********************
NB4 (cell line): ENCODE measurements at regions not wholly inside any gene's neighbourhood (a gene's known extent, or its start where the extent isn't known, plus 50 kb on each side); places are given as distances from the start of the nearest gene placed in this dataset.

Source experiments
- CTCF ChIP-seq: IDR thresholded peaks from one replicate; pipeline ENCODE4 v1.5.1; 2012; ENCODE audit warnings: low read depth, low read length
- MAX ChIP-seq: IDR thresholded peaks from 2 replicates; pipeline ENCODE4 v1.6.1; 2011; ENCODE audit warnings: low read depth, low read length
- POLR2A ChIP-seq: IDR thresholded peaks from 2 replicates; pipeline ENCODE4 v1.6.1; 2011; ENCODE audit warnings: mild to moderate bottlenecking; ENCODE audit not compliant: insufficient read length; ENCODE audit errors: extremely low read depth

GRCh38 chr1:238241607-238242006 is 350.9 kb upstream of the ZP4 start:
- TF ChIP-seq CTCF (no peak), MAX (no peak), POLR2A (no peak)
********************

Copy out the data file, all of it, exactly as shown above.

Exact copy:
NB4 (cell line): ENCODE measurements at regions not wholly inside any gene's neighbourhood (a gene's known extent, or its start where the extent isn't known, plus 50 kb on each side); places are given as distances from the start of the nearest gene placed in this dataset.

Source experiments
- CTCF ChIP-seq: IDR thresholded peaks from one replicate; pipeline ENCODE4 v1.5.1; 2012; ENCODE audit warnings: low read depth, low read length
- MAX ChIP-seq: IDR thresholded peaks from 2 replicates; pipeline ENCODE4 v1.6.1; 2011; ENCODE audit warnings: low read depth, low read length
- POLR2A ChIP-seq: IDR thresholded peaks from 2 replicates; pipeline ENCODE4 v1.6.1; 2011; ENCODE audit warnings: mild to moderate bottlenecking; ENCODE audit not compliant: insufficient read length; ENCODE audit errors: extremely low read depth

GRCh38 chr1:238241607-238242006 is 350.9 kb upstream of the ZP4 start:
- TF ChIP-seq CTCF (no peak), MAX (no peak), POLR2A (no peak)